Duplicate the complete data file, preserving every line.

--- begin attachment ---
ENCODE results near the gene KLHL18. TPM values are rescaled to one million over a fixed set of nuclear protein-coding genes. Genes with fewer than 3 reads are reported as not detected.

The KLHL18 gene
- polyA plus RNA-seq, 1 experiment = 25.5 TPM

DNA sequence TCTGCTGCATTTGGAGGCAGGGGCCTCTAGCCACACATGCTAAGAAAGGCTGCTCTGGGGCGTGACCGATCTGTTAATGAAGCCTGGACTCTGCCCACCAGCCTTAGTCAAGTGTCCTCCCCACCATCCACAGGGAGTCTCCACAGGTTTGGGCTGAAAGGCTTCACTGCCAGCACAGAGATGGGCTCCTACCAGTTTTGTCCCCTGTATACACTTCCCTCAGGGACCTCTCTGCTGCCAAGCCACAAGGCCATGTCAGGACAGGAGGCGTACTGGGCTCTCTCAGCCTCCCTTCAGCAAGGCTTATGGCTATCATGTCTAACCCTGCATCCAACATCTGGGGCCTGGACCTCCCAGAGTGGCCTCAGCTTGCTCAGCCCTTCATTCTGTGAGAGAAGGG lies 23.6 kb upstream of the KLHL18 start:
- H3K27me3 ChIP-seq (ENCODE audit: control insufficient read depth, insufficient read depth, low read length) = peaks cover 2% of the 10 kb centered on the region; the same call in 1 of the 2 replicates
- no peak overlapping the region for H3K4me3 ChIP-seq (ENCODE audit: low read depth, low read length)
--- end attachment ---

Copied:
ENCODE results near the gene KLHL18. TPM values are rescaled to one million over a fixed set of nuclear protein-coding genes. Genes with fewer than 3 reads are reported as not detected.

The KLHL18 gene
- polyA plus RNA-seq, 1 experiment = 25.5 TPM

DNA sequence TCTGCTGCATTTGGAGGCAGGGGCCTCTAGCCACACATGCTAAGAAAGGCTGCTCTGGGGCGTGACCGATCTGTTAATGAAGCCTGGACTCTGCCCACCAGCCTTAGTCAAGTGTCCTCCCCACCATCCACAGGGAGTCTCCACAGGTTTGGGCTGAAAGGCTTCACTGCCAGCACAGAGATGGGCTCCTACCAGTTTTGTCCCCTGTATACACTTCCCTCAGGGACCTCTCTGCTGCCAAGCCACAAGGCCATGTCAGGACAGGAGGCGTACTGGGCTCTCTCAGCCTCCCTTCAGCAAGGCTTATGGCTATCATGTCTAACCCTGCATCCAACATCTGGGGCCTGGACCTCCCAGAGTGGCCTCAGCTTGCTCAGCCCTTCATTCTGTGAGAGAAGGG lies 23.6 kb upstream of the KLHL18 start:
- H3K27me3 ChIP-seq (ENCODE audit: control insufficient read depth, insufficient read depth, low read length) = peaks cover 2% of the 10 kb centered on the region; the same call in 1 of the 2 replicates
- no peak overlapping the region for H3K4me3 ChIP-seq (ENCODE audit: low read depth, low read length)